line = line[1:].replace("."," ")
                # sunfish also has left padding sometimes
            else:
                line = line.replace("."," ")
            converted_board.append([c for c in line])  # split each line
        return converted_board

This splits the lines out, strips out the blank lines at the top and bottom. Then, it breaks each line into individual characters, stripping out a leading blank (if any) and converts the empty space characters from “.” to ” “.
I said that convert is a method – the logical place for it is in the controller in order to prepare data to give to the view (it could also go in the model). We also need to have something converting the board before passing the data to the View. The logical place for this is to intercept the call to the view in the update_display() method of the Controller, pass the data to the convert method, then pass that data to the View in the format it expects.

Finding a Place to Call Convert

However, one of our rules was that we couldn’t change the existing code. So what we have to do is subclass the Controller:

class NewController(mvc2.Controller):

This says we’re making a new class (called NewController) based on the Controller from the file mvc2.py (we would need to import mvc2 to do this). The new class has all of the code from the earlier Controller class. We can augment that code by adding the convert method above. However, nothing in Controller code will ever call the convert method (because when Controller was written, convert didn’t exist!). So we need to actually meddle in at least some of the existing methods of Controller. We do this by defining a function with the same name in NewController. This is called “overriding”. So, in order to hook up the new convert method I rewrote the the update_display method in Controller:

    def update_display(self,  debug_board=True, board=None):
        if board is None:
            self.v.display(self.convert(self.m.pos_list[-1].board),  debug_board = debug_board)
        else:
            self.v.display(self.convert(board))
        self.v.canvas.update_idletasks()
        # sometimes tkinter is stalling, so flush instructions

In essence I have made two changes – first, you can pass board as a named parameter and second, I have made all data going to the view’s display method (self.v.display) to first go through the self.convert method (the code below also has a “headless” option which is included in anticipation of later testing). Compare this to the code from Controller:

    def update_display(self,  debug_board= False):
        self.v.display(self.m.board,  debug_board = debug_board)

Preparing Data to Give To Sunfish

Not only is it necessary to convert Sunfish’s output in order to display the board, moves from the board have to be converted in order to send them to Sunfish. Sunfish has its own parse function which we can use, but only if the move is in algebraic notation (like e2e4). So, we need to create a function which converts the BoardLocation objects used in mvc2 into algebraic notation. These can then be fed into Sunfish’s parser:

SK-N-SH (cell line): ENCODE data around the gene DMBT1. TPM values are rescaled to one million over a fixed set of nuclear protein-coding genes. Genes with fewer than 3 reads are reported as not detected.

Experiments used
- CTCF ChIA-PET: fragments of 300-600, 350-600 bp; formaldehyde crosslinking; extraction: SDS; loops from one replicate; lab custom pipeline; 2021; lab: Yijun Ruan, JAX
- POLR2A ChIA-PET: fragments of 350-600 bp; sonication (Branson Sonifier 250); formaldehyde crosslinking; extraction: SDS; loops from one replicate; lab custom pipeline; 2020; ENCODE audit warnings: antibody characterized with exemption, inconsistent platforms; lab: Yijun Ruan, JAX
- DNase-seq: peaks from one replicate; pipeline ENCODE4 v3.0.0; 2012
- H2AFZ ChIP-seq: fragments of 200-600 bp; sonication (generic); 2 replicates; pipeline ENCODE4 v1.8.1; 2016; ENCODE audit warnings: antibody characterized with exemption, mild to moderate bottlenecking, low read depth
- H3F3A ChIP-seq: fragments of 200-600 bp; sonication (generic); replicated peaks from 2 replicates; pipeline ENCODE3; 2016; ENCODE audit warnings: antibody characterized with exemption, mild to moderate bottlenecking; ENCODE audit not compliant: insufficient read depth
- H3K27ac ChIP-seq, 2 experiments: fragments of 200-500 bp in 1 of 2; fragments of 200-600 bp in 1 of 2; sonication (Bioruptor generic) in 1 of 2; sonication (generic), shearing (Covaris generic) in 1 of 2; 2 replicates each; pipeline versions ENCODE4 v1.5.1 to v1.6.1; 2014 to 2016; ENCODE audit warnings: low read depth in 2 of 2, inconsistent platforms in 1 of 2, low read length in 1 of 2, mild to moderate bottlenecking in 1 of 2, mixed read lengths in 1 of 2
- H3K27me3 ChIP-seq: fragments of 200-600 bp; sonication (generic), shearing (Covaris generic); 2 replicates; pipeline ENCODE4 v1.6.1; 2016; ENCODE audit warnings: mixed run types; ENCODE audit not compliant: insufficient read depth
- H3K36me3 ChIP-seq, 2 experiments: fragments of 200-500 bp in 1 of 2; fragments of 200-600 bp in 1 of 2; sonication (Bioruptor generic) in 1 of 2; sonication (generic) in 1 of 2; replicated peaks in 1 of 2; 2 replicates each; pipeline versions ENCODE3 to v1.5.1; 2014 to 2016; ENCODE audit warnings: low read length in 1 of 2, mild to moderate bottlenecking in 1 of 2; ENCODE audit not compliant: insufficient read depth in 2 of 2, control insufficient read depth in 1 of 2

ALGEBRAIC_DATA=zip([0,1,2,3,4,5,6,7],[c for c in "hgfedcba"])
ALGEBRAIC_DICT = {}
for k,v in ALGEBRAIC_DATA:
    ALGEBRAIC_DICT[k] = v

def location_to_algebraic(board_location):
    return "%s%s"%(ALGEBRAIC_DICT[7-board_location.j],8-board_location.i)

Move Logic

While we could make do with most of the move logic in mvc2 (in the handle_click method), it is a little basic.  For this exercise I have added the concept of “state”.  Which is to say the interface is in a certain state and that state affects how the interface reacts to clicks.  The three states are:

SELECT_PIECE, MOVE_PIECE, WAIT_COMPUTER = range(3)

So, the computer first waits for you to select a piece, then, when you have selected a valid piece, waits for you to move it to a valid location.   After that it waits for the computer to make its move.   This “stateful” approach means that you can unselect a piece during a move if you want to by clicking it again.  At the moment though, I haven’t added any visual cue to tell you which piece is currently selected.  The overridden method is “handle_click”.   So the bindings are still the same, but now when Tkinter generates an event the click event goes to the new handle_click method, not the old one.

def handle_click(self,  event):
    ''' Handle a click received.  The x,y location of the click on the canvas is at
    (event.x, event.y)
    First, we need to translate the event coordinates (ie the x,y of where the click occurred)
    into a position on the chess board
    add this to a list of clicked positions
    every first click is treated as a "from" and every second click as a"to"
    so, whenever there are an even number of clicks, use the most recent to two to perform a move
    then update the display
    '''

    logging.debug("in handle click valid moves are: \n%s"%self.m.legal_moves)
    j = event.x/mvc2.TILE_WIDTH
    #  the / operator is called integer division
    # it returns the number of times TILE_WIDTH goes into event.x ignoring any remainder
    # eg: 2/2 = 1, 3/2 = 1, 11/5 = 2 and so on
    # so, it should return a number between 0 (if x < TILE_WIDTH) though to 7
    i = event.y/mvc2.TILE_WIDTH

    b_loc = mvc2.BoardLocation(i, j)

    # Select/deselect logic

    sunfish_pos =  sunfish.parse(location_to_algebraic(b_loc))
    logging.debug("received a click at %s"%sunfish_pos)

    if self.click_state == WAIT_COMPUTER:
        logging.debug("wait computer: Currently waiting for computer ignoring clicks")
        return

    elif self.click_state == SELECT_PIECE: